Helmer J. Helmers. The Royalist Republic: Literature, Politics and Religion in the Anglo-Dutch Public Sphere, 1639-1660. Cambridge: Cambridge University Press, 2014. 344 pp. $99.00 (cloth), ISBN 978-1-107-08761-3.
Reviewed by Zachary W. Schulz (Purdue University)
Published on H-Albion (June, 2015)
Commissioned by Jeffrey R. Wigelsworth (Red Deer College)
Simply stated, The Royalist Republic by Helmer J. Helmers is wonderful. Employing Dutch and English tracts, plays, and poems from the 1630s through 1650s, Helmers successfully completes the task he set for himself: bridging the divide existing between political and literary history as well as the vast distances existing between Anglo-Scoto, or as he terms it, “British,” and Dutch disciplinary traditions (p. xii). In this task, he argues against the ongoing geographical and topical self-limitations occurring in British-Dutch historiographical narratives. Further, he asserts that the Dutch royalist support for Charles II arose from a wider “Anglo-Scoto-Dutch discourse inspired by the Wars of the Three Kingdoms,” independently of Stuart appeals for help and British propaganda apparatuses, and influencing politico-religious discourses in the Netherlands and British Isles (p. 5). Finally, he affirms that the First Anglo-Dutch War was more complex than a simple religious conflict that contemporary propagandistic rhetoric may suggest. Indeed, according to him the international conflict between the Republic and Commonwealth arose from economic competition.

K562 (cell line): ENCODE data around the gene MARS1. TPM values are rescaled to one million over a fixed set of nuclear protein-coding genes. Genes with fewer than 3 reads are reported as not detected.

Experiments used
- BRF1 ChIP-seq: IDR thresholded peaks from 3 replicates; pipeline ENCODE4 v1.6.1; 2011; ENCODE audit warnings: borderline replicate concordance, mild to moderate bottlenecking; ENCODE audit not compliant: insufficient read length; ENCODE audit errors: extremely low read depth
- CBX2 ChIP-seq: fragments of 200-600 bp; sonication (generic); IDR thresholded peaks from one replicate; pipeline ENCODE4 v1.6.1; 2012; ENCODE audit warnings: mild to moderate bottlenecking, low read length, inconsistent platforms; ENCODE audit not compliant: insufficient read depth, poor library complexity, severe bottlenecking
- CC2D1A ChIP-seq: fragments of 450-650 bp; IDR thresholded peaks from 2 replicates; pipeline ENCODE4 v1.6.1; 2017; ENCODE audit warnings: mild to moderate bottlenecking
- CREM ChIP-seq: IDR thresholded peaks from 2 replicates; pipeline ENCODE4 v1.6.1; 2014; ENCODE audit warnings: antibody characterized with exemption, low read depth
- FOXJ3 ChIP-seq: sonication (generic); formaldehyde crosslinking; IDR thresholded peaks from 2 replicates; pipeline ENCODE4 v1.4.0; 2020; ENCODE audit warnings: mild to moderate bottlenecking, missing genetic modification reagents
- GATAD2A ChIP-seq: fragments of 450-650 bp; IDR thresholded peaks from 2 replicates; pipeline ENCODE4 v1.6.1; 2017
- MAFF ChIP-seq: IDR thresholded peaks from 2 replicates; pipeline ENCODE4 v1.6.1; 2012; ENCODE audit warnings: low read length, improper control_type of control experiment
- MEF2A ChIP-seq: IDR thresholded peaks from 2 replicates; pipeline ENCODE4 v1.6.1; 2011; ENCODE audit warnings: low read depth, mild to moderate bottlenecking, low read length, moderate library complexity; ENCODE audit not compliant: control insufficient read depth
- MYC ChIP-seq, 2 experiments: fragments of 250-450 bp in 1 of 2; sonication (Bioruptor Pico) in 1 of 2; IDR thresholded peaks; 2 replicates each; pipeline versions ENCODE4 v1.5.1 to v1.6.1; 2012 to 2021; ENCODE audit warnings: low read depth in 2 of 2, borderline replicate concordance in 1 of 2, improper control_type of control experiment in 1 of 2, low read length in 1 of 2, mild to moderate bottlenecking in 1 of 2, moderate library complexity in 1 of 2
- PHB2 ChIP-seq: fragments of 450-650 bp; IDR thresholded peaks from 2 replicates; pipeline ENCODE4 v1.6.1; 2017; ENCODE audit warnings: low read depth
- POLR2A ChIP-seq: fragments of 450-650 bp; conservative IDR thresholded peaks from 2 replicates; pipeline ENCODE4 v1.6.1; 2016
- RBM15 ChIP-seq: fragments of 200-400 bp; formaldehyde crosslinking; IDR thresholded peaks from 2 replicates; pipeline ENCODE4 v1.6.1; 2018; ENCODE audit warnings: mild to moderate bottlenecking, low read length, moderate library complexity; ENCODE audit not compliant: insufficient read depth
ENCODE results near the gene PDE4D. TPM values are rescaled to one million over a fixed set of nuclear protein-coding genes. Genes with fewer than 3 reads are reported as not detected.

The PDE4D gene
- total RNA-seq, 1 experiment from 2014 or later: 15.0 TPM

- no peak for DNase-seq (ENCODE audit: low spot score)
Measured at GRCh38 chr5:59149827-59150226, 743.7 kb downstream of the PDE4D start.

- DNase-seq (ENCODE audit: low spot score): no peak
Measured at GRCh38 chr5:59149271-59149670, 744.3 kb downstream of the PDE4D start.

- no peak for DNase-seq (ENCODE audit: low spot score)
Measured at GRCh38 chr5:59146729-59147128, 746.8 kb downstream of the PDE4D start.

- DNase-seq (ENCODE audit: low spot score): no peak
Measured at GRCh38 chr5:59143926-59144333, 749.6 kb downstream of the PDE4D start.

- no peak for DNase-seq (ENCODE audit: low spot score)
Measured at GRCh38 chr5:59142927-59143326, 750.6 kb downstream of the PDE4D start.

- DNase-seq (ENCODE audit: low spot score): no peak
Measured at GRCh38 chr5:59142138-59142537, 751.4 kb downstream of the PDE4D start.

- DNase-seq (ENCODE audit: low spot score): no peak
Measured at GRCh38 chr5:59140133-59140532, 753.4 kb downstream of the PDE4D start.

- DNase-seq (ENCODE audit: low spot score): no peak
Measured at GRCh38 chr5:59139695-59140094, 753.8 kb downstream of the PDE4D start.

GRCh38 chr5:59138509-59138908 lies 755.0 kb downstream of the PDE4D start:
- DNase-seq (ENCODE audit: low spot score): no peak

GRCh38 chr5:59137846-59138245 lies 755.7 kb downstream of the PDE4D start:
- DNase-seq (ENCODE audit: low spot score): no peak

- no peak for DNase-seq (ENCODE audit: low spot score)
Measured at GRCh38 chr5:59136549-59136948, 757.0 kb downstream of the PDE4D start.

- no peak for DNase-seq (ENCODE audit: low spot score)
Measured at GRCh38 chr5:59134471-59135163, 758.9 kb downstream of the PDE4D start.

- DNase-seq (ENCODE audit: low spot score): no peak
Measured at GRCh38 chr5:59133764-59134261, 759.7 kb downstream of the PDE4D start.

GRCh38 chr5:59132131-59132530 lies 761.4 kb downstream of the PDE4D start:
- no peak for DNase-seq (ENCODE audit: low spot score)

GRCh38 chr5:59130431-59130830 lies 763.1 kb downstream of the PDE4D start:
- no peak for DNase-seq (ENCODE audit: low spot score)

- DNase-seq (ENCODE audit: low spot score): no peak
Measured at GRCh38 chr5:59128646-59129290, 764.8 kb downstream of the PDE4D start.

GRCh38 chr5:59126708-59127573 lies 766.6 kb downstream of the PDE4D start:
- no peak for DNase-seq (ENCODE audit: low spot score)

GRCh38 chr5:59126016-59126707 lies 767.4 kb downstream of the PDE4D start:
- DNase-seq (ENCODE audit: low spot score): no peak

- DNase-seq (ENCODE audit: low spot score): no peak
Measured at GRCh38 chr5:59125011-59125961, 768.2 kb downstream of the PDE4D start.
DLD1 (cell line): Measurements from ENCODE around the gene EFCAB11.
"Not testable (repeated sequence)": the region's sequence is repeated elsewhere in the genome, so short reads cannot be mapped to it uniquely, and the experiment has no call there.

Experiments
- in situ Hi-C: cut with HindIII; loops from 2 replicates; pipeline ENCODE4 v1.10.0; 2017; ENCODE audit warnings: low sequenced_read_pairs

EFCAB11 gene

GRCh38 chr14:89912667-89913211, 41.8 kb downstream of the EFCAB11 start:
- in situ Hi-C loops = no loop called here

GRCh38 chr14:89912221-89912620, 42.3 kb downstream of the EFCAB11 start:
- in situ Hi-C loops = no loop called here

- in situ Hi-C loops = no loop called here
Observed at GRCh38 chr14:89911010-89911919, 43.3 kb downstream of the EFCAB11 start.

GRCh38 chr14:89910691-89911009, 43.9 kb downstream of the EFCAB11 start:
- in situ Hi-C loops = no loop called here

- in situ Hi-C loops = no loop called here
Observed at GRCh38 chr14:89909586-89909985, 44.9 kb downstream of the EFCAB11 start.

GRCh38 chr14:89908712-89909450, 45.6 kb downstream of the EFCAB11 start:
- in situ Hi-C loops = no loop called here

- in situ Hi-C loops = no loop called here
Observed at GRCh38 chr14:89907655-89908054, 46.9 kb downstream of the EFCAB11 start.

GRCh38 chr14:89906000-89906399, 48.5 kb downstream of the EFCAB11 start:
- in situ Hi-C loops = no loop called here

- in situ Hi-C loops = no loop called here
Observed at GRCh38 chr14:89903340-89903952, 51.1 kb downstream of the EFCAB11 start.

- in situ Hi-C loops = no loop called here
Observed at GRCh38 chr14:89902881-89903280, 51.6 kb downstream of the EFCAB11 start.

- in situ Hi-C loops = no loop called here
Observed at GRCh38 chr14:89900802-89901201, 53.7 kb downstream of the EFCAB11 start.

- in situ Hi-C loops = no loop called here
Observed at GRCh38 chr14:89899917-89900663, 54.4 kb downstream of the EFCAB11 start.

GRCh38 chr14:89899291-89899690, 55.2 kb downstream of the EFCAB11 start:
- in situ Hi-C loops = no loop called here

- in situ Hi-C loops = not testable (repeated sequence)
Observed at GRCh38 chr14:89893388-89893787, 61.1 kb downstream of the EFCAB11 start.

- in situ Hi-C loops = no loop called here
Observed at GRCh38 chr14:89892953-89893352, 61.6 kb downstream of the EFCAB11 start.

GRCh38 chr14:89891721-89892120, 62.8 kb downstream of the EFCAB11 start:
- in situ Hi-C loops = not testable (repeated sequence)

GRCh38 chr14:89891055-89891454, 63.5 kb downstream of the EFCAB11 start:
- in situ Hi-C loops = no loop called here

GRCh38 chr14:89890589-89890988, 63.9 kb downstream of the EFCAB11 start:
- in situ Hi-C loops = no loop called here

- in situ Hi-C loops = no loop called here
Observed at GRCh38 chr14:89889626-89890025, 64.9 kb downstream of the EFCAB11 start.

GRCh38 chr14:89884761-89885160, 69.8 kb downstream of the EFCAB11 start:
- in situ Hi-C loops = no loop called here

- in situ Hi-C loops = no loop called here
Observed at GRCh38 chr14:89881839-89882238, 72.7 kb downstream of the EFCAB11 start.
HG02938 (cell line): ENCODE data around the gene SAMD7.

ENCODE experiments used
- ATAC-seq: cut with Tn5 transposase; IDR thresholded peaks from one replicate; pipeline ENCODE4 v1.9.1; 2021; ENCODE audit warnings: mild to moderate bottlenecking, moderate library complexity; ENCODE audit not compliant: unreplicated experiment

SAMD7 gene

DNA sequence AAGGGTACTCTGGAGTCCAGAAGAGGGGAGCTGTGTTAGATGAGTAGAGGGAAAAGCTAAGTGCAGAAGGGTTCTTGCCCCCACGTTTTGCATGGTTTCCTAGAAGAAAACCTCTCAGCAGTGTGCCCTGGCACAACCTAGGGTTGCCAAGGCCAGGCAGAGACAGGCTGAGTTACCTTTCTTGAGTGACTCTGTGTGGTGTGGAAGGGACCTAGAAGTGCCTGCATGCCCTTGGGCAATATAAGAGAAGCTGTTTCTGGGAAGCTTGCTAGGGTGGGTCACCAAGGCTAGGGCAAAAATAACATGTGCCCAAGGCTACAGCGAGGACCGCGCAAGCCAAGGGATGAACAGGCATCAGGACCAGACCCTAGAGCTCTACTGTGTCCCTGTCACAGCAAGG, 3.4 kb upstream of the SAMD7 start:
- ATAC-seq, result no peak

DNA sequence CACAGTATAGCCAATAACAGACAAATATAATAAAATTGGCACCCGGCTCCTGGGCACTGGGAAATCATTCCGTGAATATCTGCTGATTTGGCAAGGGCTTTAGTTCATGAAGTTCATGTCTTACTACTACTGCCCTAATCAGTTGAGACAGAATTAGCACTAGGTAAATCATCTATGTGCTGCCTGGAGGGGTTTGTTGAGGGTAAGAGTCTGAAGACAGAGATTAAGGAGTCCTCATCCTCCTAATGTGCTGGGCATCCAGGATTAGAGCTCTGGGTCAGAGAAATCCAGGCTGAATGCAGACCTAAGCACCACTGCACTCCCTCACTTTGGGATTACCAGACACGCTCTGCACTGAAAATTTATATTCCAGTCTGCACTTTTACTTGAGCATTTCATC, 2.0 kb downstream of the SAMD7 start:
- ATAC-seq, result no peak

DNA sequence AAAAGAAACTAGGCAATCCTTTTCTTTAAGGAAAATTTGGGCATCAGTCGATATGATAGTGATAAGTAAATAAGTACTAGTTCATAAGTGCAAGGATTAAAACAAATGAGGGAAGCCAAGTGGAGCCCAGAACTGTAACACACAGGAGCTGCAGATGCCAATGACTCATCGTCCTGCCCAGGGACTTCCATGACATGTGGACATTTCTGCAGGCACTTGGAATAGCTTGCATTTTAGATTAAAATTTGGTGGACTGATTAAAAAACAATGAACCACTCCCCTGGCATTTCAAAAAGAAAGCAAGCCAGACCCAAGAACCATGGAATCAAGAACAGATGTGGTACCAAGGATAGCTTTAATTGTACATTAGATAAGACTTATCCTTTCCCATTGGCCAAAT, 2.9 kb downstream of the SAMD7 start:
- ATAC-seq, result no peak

Early in the monograph, Helmers establishes his stance against the archipelagic nature of British history. Noting John Pocock’s critiques originating in the 1970s, Helmers suggests that the historiographical narrative has only begun to move beyond the confines of the British Isles. England is still often cast as the predominant actor in the historiography, and relations with the Dutch are still viewed from an anglocentric perspective. By focusing on the Dutch and their contributions to the pamphlet war of 1638-60, he concludes that Anglo-Scoto politico-religious debates that played out in the Netherlands allowed the British to partake in Dutch “vernacular propaganda.” The interplay between English sources and Dutch audiences, fomented by discursive overlaps, allowed various confessional and political identities to be negotiated on both sides of the English Channel. This international audience, infused with “vernacular propaganda,” explored the morality and ramifications of backing either the Stuart regime or the Commonwealth. Hence, the Anglo-Scoto propaganda, translated into Dutch, had real influence in the Netherlands and was not limited to, or intended only for, English readers. For example, Helmers posits that the foreign policy of the States General relied on democratic consensus between the nobles, provincial assembles, and the city councils which instructed the assemblies. Thus, the translation of English and Scottish pamphlets into Dutch had a “pivotal role,” as the translated propaganda influenced Dutch public opinion, political rhetoric and debate, and, ultimately, the taking up of foreign policy issues by the States General (p. 59). The War of the Three Kingdoms, in short, was an international affair.